02 / 01 / 2024

Report of the year 2023

Author: Talis Tisenkopfs

The year 2023 has been as successful as usual for BSC. We did routine things and tried out new ones too. The project portfolio was kept steadily abundant varying around 10 simultaneously managed projects with some phasing out (DESIRA, SYSTEMIC, GreenHort, CUPP) and some new ones being commenced (PREMIERE, PlusCHANGE, RestPoll). The travels to project meetings, conferences and field research sites resumed after the Covid-19 pandemic and the number of our business trips reached 60. BSC researchers took 76 flights to various European destinations, covered 125 000 flight kilometres, and contributed to 30 tons of CO2 emissions. Until the fossil aviation fuel is replaced with hydrogen or other renewables, we tried hard to compensate our worrying carbon footprint by enhancing our positive impacts on the field of innovation, academic discipline, economic development, and social wellbeing. Our publication pace kept steady with seven academic papers published open access and more papers conceived for the next year. Our Horizon Europe success rate was extraordinarily high reaching 50% of funded proposals, although only two applications were submitted in the spring leg. At the end of the year three more applications were submitted to the ERANET programme.

To enhance impact, most of our projects include a component of multi-actor collaboration in living labs, innovation hubs or similar kind of arrangements. In joint projects we do practice interdisciplinary research with agronomists, food technologists, environmental scientists, political scientists, and researchers from other fields. Many of our field research activities, such as case studies, workshops and focus groups are cooperative by nature and involve reciprocal ties with businesses, NGOs, municipalities, civic groups, and other actors. Variety of research activities happen in networks with other academic and non-academic partners, and networking is a key mechanism for our research outputs and new knowledge created to generate further social and economic impacts, even if small ones.

In 2023 we experienced significant changes and advancement in personnel. In March, Mikelis was promoted to tenure professorship position at Riga Stradiņš University (RSU), meanwhile retaining a flexible arrangement with BSC. In spring BSC team was joined by Maija and Elīna, who brought a valuable and needed human geography and environmental engineering expertise to our competency’s portfolio. We also hired two Ukrainian research assistants – Svetlana and Yuliia, who were employed in CIRCLE project. In fall, Oksana defended her PhD thesis in sociology, Ilze enrolled a PhD programme at RSU, and Lūcija started studies in two master programmes at the University of Latvia, in parallel to research work at BSC. Anda accomplished her stewardship of CUPP and GreenHort projects and smoothly switched efforts to recently started projects. At the end of the year Sandra decided to resign from an active research affiliation with BSC after 25 years of her merited international career and contribution. Sandra will try out new life opportunities in Australia and we look forward to continuing collaboration across the hemispheres in other formats.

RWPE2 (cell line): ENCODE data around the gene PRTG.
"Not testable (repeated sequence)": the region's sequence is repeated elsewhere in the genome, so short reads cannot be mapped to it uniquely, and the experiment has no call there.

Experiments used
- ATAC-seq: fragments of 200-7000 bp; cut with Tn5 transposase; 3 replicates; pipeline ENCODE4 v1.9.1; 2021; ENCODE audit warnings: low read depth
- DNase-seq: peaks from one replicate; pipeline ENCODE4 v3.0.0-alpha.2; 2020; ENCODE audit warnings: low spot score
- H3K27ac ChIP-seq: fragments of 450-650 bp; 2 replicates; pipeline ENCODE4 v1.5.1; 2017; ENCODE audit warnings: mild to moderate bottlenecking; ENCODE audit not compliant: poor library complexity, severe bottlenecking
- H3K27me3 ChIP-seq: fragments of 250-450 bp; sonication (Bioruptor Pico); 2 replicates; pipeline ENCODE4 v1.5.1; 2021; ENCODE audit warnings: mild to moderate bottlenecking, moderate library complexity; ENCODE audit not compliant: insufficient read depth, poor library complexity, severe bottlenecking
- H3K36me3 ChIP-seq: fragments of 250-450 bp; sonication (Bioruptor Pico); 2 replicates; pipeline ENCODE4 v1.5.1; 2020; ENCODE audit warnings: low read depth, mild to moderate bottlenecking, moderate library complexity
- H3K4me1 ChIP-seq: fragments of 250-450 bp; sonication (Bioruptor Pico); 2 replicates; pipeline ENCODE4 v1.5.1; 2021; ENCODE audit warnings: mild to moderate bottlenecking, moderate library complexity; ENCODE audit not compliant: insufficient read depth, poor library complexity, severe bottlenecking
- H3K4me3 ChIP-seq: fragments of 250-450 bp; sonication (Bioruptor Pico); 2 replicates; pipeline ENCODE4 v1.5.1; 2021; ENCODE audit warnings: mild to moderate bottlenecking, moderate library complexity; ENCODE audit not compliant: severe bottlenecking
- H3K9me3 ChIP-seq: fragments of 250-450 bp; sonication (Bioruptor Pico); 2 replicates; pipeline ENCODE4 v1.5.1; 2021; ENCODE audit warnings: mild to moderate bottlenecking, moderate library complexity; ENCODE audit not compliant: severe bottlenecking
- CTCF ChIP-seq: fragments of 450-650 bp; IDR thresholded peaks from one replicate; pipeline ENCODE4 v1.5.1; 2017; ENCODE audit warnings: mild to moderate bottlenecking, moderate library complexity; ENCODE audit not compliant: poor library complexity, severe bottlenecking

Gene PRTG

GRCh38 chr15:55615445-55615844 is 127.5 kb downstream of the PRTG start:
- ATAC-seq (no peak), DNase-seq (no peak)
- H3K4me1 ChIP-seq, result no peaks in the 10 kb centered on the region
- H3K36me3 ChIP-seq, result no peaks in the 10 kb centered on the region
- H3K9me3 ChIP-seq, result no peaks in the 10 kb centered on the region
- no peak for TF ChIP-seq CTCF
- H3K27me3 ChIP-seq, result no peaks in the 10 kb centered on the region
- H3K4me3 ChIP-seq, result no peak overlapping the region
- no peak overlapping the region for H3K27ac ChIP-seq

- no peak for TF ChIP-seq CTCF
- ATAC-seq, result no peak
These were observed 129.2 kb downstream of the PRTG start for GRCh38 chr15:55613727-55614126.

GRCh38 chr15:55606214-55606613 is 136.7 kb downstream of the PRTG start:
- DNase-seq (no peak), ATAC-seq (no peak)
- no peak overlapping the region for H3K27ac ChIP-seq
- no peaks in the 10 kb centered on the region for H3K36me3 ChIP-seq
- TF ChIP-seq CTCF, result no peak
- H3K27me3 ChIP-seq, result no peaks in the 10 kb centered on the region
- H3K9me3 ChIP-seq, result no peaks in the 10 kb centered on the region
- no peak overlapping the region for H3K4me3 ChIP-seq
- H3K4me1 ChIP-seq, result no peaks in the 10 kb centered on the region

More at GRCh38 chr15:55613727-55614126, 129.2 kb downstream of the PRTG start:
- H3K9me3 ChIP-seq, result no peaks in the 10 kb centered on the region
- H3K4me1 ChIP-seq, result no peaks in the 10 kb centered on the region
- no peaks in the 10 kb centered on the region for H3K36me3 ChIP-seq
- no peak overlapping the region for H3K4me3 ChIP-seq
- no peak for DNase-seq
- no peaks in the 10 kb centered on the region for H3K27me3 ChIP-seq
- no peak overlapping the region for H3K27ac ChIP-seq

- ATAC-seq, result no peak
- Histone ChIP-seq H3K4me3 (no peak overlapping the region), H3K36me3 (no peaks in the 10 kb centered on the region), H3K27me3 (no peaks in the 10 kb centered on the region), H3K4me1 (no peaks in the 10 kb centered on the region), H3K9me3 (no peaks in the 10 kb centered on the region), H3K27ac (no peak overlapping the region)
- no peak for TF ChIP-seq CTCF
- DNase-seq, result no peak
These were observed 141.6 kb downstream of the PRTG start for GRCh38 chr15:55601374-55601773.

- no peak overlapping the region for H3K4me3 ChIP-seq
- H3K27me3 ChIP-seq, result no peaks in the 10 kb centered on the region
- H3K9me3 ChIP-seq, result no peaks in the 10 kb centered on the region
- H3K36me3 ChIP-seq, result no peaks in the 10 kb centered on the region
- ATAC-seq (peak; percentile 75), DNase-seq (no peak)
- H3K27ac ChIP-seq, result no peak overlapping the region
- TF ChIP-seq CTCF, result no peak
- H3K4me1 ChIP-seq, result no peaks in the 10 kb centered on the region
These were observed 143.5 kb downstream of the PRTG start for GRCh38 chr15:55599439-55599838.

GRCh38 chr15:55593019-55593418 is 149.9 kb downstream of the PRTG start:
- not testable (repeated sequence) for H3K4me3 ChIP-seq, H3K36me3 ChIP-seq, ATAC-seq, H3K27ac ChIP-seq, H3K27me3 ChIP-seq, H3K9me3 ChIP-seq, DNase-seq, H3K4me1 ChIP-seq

In 2023 BSC got stronger institutionally as well. In September we concluded a consortium agreement with RSU which opened new avenues for support and cooperation such as access to RSU research infrastructure and possibilities to initiate joint research activities. The year ended by electing Emils as a new director of BSC. This election also meant an elaboration and adoption of important formal regulative documents of BSC, such as BSC Regulation of a Research Institute and BSC Inclusion, Wellbeing and Gender Equality Plan. What formerly has been a tacit modus operandi presuming that in BSC everybody understands everything now has gained a formal script basis.

Personally, for me as a founder and long-standing director of BSC the year was marked by transmitting managerial responsibilities and continued implementation of a principle of a shared freedom and responsibility in science. Sharing the complexity of research and management – from financial input generation to scientific output creation, from academic capitalism in competing for funds to academic socialism in using the funds for beneficial impacts, from designing our own institutional routines to authoring their implementation – is quite unique not only among the research institutes in Latvia but also at European scale.

I am confident that the year 2024 will be another good year for BSC whichever cerebral hemisphere hosts our academic capitalists and academic socialists and whichever hemisphere of the planet we connect to. Let the good intentions and deeds of BSC to land any place across the rounded surfaces.